"Diana," Vincent said, his body seemingly drawing strength from saying her name. He leaned his head against hers.
            "I'm pleased that you are here, Diana." His voice was full of warmth.
            "Who did this to you?" she asked.
            "There are so many things to tell. I do not know where to start."
            "Vincent, please. Tell me."
            "I've seen Catherine. She's alive."
            A stricken look crossed Diana's face.
            Behind her, Father wasn't sure what he had heard. "What?" he asked incredulously.
            Vincent seemed distracted, voice full of wonder. "I don't know how, but Catherine is alive. At first I merely sensed her, not realizing... I was drawn to her balcony. And then... she was there. I would never have imagined it. Never have dreamed. It was her. I spoke with her."
            "Vincent..." Father began, as he checked Vincent's forehead for fever, "you have just gone through a severe physical trauma, you must have hallucinated--"
            "He's not hallucinating..."
            Diana's soft words seemed small, broken as she interrupted Father. Quietly, she pulled away from Vincent's arm. Vincent looked at her, grateful for her support of what he had said. But as he looked at the expression on her face... he saw it, saw the knowledge in her eyes. Surprise and shock blossomed across his features.
            "You... knew." he said in disbelief.
            "Yes." She replied simply, her spirit crashing.
            "How long have you known?"
           . "Three days..." Diana's heart seemed empty inside.
            Father felt the tension building between Vincent and Diana, and sensed what to do, turning to those watching behind. "Come, everyone. Vincent needs his rest. Let's leave him alone with Diana."
            With shocked looks, all the others filed out of the medical chamber, leaving Vincent and Diana to gaze at each other in awkward silence as a myriad of emotions tumbled through them, unspoken.
            "Diana..." Vincent began, but was unable to continue.
            She looked stricken, her face covered with regret. Gathering herself, she took a deep breath, loud in the tensed air. "I was called into a meeting in Joe Maxwell's office three days ago. Catherine was there. I hadn't expected it, I thought she was dead too. Vincent, I... I didn't know how to handle it. I didn't know what to do. So I ran. I left Joe's office and haven't been back there since."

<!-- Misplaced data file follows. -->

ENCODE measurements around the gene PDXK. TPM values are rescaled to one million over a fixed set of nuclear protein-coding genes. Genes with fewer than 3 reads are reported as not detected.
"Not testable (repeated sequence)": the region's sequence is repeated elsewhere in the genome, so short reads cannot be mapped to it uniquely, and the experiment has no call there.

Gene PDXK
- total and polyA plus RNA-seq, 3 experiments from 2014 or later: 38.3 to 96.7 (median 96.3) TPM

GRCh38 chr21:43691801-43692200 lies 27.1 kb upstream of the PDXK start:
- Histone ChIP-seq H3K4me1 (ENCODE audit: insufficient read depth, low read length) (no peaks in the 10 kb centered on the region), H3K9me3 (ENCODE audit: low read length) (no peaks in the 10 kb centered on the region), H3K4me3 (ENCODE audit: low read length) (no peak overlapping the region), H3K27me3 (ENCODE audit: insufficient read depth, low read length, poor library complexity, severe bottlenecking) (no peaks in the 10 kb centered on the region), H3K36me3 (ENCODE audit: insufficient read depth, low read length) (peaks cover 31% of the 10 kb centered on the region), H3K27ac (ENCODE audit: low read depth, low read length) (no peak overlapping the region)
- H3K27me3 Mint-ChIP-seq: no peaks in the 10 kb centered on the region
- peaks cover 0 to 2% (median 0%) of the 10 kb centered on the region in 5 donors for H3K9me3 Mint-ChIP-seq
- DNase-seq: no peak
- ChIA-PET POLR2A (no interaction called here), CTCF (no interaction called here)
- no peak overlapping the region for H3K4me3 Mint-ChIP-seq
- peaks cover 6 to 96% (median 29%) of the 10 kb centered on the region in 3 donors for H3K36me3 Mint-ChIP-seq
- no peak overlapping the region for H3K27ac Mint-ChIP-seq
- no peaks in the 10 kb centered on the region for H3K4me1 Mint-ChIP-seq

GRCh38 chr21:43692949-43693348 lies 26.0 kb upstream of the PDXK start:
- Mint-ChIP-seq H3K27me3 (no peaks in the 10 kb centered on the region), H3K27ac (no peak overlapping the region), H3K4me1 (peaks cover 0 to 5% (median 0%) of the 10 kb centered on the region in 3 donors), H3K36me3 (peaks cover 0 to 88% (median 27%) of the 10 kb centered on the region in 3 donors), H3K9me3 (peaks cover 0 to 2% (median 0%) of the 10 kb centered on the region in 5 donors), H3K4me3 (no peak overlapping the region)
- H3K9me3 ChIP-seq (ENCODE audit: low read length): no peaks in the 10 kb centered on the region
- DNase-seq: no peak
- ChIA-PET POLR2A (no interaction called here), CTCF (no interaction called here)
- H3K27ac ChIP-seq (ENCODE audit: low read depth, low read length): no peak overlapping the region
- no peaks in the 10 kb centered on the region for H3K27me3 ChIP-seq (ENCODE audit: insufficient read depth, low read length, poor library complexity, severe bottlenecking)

Vincent tried to make sense of what she was saying, and what it meant. "You knew it was truly her..."
            "Yes. They explained to me how she lost her memory from an overdose. How fearing for her life, she was kept secretly, a witness. One they never used, since her memory never came back. And yes, they assured me she was actually Catherine."
            "Why didn't you tell me?"
            "I don't know."
            "These past few days, you knew and didn't tell me..."
            "Vincent, I'm sorry, I--"
            "You didn't tell Jacob his mother was alive."
            "I was going to. I promise. It's just--"
            "You lied to me." Vincent's words were soft, brimming with hurt, anger.
            That statement shocked Diana into silence. her eyes glittered as she stared disbelieving at Vincent. "I can't believe you think that."
            "It's true, isn't it?"
            "Vincent, she's lost all her memories. She knows nothing of you, of this place. I... I didn't know how you would react."
            "Did you fear that seeing me would make her remember?"
            He looked at her. "Make me remember."